Currently, the 2011 grape markets in Sonoma and Napa have become more active. Market discussions and more transactions occurred in the first quarter of 2011 than during the same period in 2009 and 2010.

In January of this year, Turrentine Brokerage's predictions for several years of a coming structural shortage of grapes came to pass, as more buyers, and buyers with higher priced brands, entered the market for bulk 2009 Napa cabernet sauvignon. In a short time, the price jumped above $20 a gallon for bulk wine, equivalent to $2,900 a ton for grapes, and passed through $25 a gallon, or $3,725 a ton. Wine from some better lots sold for around $30 per gallon.

We hit a record price of $50 per gallon for a truly reserve quality lot, equivalent of $7,850 a ton, less the cost of oak aging.

Currently, the average price is around $23 to $28 per gallon, but the 2009 inventory is disappearing rapidly. Because of that, buyers are being forced to look at 2010 Napa cabernet sauvignon in bulk, and some are walking vine rows looking for 2011 grapes.

A serious frost in the Central Coast has recently shaken up an already tightening market there, but the North Coast is moving at a slower pace.

Still, the North Coast supply- demand equation seems to be changing for most major varieties. With the market on the edge of change, the size of the 2011 North Coast crop will play a critical role in demand and pricing.

The harvest of 2011 will be my 21st year in the wine business. If you’re in this crazy game long enough, you will most likely come to realize that the reason you are spinning head over heels is the cyclical market. The cycles are amplified by greed and panic.

For the last 24 months, the North Coast grape and bulk markets have suffered with the economy. Most grapes on the spot market -- as opposed to grapes sold in previous years under multiple-year contracts -- have been selling below farming costs and it appeared there was no relief in sight.

But those of us who spend our days, and sometimes nights, in the markets know an important fact: few acres have been planted in the last seven years, giving no structural excess of grapes and bulk wine.

During the "dot-com" bust of the early 2000s, there was a structural excess. Not only were there too many grapes, but most North Coast grape varieties had many acres of vines just starting to produce a crop. Growing sales, including the growth of super value wines like Charles "Two Buck Chuck" Shaw, began to use up the excess. Then the massive crop of 2005 swamped the market into oversupply.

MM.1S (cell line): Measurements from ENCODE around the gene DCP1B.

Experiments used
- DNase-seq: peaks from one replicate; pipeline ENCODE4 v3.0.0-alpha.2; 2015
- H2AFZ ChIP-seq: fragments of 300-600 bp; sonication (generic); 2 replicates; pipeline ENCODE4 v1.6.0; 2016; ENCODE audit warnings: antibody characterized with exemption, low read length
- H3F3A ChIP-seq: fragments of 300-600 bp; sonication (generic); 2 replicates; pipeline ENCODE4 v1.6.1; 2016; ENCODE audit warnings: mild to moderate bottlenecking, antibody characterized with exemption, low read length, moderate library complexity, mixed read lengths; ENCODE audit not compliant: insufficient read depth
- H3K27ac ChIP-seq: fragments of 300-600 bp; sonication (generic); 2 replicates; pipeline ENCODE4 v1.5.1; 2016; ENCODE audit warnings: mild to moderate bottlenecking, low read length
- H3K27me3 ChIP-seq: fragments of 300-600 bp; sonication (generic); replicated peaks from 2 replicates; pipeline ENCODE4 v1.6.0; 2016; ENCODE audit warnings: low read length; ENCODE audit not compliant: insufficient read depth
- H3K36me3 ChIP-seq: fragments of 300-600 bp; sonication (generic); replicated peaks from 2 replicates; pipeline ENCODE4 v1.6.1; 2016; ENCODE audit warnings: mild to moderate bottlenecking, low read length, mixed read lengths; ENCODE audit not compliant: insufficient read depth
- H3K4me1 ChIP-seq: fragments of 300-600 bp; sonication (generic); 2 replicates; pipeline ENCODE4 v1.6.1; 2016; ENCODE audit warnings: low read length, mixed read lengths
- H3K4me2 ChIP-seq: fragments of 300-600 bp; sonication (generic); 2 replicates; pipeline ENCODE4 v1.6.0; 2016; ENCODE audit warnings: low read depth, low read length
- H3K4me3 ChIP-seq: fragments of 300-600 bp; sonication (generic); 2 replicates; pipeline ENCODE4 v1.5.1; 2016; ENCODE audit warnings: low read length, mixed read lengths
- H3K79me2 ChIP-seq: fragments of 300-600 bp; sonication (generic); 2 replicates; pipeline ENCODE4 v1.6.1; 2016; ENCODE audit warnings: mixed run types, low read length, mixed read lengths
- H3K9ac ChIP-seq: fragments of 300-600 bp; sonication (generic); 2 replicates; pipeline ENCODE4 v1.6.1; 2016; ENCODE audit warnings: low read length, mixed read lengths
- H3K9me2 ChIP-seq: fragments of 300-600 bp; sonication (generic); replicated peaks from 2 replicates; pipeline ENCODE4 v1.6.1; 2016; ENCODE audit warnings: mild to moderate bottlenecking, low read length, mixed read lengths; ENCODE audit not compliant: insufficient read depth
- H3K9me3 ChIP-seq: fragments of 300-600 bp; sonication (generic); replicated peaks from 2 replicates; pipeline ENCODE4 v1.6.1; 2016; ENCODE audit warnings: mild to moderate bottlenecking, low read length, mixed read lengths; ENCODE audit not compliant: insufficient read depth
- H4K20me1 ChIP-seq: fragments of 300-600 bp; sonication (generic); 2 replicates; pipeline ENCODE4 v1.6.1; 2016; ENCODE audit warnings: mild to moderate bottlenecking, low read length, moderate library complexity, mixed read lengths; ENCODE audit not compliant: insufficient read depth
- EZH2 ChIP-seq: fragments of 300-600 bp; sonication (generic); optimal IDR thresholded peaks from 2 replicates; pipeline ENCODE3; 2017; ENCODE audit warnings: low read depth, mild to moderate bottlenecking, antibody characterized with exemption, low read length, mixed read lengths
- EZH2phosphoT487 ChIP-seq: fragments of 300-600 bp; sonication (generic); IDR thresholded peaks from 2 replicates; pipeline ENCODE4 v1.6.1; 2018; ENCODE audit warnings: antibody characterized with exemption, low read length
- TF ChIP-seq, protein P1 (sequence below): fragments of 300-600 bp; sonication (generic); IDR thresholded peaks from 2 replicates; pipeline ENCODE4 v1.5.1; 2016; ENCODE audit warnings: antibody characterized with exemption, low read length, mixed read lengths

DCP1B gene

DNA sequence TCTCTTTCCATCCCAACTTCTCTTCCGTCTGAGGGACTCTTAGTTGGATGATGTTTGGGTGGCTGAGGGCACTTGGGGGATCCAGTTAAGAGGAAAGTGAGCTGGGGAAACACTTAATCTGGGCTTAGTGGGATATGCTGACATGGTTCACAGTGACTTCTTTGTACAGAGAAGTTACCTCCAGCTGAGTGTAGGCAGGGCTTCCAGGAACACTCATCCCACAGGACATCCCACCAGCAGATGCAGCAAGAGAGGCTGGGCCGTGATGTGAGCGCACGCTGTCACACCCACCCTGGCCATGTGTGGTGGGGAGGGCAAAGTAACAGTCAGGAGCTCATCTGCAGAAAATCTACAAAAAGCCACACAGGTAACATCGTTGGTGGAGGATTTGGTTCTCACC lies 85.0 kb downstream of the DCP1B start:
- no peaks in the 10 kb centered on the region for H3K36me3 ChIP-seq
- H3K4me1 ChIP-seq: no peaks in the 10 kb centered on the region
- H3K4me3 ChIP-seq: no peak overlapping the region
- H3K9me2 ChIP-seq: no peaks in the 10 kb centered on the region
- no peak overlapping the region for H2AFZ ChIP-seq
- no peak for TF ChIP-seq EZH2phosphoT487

Demand began to catch up with supply in 2007 and grapes increased in price despite the recession. But the recession lingered, consumers traded down, and 2009 grape demand dropped dramatically, to the point that grapes were left on the vine.

The beginning of 2010 echoed 2009 with low consumer demand for wines retailing for more than $10 a bottle. We spent many hours meeting with wineries and growers, discussing supply and demand issues.

But even lunch at Zin’s was not enough to convince oversupplied wineries to buy more grapes. We were clear to both our grower and winery clients, however, that it would not take much of an economic recovery for demand to catch up with supply for Sonoma and Napa bulk wine and grapes.

The economic recovery has been anemic at best and wine consumers are still price sensitive. But demand is starting to nip away at supply; for instance, 2009 Napa Cabernet Sauvignon bulk wine. In January of 2010, the selling price was around $15/gallon (the rough equivalent of $2,075/ton for grapes after processing). The market was painful for sellers but the inventory was not nearly as big as it had been in some past years. By December of 2010, the price had climbed to $18/gallon (the rough equivalent of $2,570/ton for grapes after processing), still a brutal market but the number of buyers had increased.

So what happened? Well, a number of things:

The 2010 growing season started off very cool with a severe heat spike followed by 8 inches of rain during harvest. That lowered the size of the expected 2010 crop.

Sales for some wineries were better than expected.

For the last two years, wineries have been trying to trim their case good inventories. Now some of them are starting to worry about supply.

And I’ll say it again: There is not a structural excess of luxury bulk wine and grapes, because there are very few new plantings.

My tab at Zin’s is still high, but at least there are more sales to justify it.


Brian Clements is vice president and partner of Turrentine Brokerage (www.turrentinebrokerage.com), a Novato-based marketer of winegrapes and bulk wine in California and abroad.